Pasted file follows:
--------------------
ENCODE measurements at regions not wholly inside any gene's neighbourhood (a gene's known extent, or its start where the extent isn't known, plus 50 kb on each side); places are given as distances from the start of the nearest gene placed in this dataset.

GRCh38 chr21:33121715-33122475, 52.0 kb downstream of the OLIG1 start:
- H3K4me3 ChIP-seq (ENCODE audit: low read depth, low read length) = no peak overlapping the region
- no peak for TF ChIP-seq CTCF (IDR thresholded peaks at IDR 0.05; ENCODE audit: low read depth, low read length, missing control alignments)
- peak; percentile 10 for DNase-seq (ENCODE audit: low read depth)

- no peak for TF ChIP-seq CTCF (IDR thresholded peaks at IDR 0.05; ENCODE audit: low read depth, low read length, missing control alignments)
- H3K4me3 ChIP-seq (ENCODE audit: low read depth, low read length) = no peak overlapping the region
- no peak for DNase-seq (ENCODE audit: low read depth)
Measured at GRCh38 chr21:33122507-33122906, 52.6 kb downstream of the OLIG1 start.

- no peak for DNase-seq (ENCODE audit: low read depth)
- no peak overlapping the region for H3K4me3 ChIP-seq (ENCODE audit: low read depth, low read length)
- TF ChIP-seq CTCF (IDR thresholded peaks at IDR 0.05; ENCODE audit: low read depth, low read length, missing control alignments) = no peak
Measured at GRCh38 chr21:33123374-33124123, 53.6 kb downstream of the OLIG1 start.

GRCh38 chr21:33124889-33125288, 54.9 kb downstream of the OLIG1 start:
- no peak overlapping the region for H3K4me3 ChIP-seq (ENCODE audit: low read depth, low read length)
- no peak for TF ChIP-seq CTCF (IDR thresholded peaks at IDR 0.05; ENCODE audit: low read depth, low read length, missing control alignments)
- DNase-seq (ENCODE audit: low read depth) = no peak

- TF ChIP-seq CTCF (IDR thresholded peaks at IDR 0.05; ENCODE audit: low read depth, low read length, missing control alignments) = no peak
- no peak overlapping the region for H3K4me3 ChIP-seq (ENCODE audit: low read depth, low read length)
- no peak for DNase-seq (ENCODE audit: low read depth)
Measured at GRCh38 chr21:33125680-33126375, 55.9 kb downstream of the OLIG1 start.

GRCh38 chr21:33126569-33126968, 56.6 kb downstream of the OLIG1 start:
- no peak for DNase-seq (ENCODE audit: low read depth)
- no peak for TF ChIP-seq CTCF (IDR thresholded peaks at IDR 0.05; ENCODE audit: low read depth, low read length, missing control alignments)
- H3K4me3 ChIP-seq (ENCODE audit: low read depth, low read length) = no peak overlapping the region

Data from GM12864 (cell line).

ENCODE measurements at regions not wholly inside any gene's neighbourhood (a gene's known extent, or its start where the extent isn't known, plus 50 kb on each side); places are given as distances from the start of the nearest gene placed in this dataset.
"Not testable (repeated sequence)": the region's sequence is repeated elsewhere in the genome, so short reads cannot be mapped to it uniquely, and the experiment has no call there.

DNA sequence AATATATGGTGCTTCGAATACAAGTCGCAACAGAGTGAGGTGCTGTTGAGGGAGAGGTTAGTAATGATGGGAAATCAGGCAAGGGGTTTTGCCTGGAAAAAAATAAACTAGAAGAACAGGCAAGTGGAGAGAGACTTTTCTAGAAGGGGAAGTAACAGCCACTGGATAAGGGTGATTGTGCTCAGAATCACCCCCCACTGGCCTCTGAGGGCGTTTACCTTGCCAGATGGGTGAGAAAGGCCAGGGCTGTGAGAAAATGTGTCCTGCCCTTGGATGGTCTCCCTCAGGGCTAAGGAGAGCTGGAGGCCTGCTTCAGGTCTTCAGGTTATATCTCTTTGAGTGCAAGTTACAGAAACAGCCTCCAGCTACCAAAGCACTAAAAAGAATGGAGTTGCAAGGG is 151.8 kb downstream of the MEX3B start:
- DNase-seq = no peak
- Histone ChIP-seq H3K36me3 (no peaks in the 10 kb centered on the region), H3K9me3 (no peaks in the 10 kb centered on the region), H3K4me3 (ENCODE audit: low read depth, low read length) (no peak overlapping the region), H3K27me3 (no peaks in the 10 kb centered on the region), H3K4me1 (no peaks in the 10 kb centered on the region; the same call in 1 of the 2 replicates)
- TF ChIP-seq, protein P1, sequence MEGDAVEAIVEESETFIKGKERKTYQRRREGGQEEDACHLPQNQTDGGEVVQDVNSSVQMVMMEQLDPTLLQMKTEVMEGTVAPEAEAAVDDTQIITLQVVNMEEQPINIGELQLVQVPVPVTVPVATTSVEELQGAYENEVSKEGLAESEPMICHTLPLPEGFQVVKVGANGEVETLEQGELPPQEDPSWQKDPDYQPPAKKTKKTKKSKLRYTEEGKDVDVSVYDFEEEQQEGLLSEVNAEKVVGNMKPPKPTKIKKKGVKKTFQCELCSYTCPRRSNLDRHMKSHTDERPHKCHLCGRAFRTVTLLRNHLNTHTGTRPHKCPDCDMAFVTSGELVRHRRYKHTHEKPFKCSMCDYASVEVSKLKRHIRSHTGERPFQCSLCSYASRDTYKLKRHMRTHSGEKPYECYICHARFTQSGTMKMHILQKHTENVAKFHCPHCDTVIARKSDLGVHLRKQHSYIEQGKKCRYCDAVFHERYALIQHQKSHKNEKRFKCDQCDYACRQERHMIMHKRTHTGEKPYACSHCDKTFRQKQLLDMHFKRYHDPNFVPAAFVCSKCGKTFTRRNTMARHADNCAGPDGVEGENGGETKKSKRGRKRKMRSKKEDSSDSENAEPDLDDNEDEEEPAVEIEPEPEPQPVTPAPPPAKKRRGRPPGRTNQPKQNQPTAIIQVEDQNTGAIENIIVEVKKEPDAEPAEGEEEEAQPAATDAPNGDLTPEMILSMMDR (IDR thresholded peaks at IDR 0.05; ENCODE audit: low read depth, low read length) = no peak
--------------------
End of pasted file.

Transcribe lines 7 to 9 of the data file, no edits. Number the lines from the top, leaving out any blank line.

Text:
- H3K4me3 ChIP-seq (ENCODE audit: low read depth, low read length) = no peak overlapping the region
- no peak for DNase-seq (ENCODE audit: low read depth)
Measured at GRCh38 chr21:33122507-33122906, 52.6 kb downstream of the OLIG1 start.